Issue 4, Volume 18
“Pooja, what is this behavior?” probed a livid Shonali.
“I’m sorry.” replied a composed Pooja “I kicked it by mistake.”
“You can’t kick it by mistake.” Rebuked Shonali. Perhaps Pooja did, in fact, kick the bin on purpose. Maybe she didn’t. There is no way of knowing.
The cornerstone of our society is the reasonable person. This, even I, who doesn’t know many things, at the least, but just like any well-educated first-year JD Zoom student, will tell you for sure, is true. It is the Archimedean principle in our discourse, lives and year.
Well-known to each of us, at various points we converse with this person. An embodiment of the fine balance between passion and prudence for me, I seek their intervention with the aspiration that like them, one day, I will too find such equilibrium.
I confer with them on every occasion I experience the angst of being affronted with choice. Intolerable inconsistencies become sufferable; answers become rather obvious. Clearly, Shonali too knows them, as does Pooja and so too does the amused viewer. We know then, albeit indirectly, that Pooja can’t kick the bin by mistake.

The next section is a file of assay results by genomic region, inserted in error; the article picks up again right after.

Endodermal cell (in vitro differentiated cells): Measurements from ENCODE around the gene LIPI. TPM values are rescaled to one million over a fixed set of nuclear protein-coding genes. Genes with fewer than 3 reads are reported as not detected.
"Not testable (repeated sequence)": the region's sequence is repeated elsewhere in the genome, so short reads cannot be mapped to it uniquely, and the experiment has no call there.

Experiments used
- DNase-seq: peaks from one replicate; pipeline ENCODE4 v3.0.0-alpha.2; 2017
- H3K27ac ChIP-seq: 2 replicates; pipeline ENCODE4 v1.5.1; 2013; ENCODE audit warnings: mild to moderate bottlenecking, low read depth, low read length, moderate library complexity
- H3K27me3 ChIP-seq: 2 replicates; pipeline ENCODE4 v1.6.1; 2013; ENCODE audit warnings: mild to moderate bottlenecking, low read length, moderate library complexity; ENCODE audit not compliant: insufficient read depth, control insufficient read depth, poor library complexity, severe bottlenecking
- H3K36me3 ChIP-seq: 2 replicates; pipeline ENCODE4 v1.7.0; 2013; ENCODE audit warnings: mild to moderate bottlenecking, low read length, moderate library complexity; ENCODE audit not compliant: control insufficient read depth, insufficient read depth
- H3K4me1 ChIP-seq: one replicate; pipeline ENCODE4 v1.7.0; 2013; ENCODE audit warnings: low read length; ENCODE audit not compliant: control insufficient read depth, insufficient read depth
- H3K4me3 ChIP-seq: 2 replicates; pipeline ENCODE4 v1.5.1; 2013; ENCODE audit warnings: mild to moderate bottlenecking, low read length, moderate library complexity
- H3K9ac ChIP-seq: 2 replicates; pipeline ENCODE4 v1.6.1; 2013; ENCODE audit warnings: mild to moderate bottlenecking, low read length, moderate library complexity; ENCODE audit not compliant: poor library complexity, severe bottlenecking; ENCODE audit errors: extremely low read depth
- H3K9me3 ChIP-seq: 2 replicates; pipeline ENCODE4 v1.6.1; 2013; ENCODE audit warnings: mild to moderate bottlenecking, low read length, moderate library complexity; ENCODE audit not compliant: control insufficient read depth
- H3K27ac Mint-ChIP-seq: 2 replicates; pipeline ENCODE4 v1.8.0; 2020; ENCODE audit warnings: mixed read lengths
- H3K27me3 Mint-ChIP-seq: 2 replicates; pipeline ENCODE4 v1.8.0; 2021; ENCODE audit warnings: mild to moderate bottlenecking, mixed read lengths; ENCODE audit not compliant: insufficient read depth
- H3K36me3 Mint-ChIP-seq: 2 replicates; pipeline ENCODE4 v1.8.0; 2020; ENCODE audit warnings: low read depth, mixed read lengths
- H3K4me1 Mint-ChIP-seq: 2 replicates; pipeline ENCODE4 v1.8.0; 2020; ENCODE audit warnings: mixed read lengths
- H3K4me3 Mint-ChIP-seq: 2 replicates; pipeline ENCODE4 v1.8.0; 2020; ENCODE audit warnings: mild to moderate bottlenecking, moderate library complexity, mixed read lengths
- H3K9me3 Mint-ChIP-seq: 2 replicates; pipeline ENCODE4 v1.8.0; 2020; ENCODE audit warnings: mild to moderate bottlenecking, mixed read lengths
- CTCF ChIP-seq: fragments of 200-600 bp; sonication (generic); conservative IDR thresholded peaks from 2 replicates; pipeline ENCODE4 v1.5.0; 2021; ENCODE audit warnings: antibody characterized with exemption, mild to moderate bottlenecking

Which begs the question – why did Pooja kick it on purpose? My reason tells me that Pooja, by reason of discontent, unreasonably kicked the bin. Pooja did then, have reason to act unreasonably. Was Pooja’s behavior reasonable or unreasonable?
Now, I’m spiraling. Everything is either reasonable or unreasonable, and reason governs that only either of these mutually exclusive categories be regarded with the truth value of true. This is insufferable. Or have I been told a lie and life is meaningful after all. Either way, I snap out of this nightmare and focus on the spectacle before me. I laugh. All the time.
Sometime ago, I heard in class that an issue is non-justiciable just because it is. The argument was more sophisticated than this but at its essence there was either an infinite regress or the equivalent of God. Reason seemed to support this argument well, but it didn’t sit well with me. Am I being unreasonable? Yes, said a peer. The professor shrugged his shoulders. But I felt it in my bones. I know I am right. Taking the leap of faith taught me to embrace the deafening silence. It sounds like freedom. But ever so often, I do speak to an old friend and am immediately acquainted with the disappointment I once felt. I ask myself, why do you engage in this toxic behavior? WhAt iS tHiS bEhaViOuR? I must resist.
Amtesh is a first year JD student.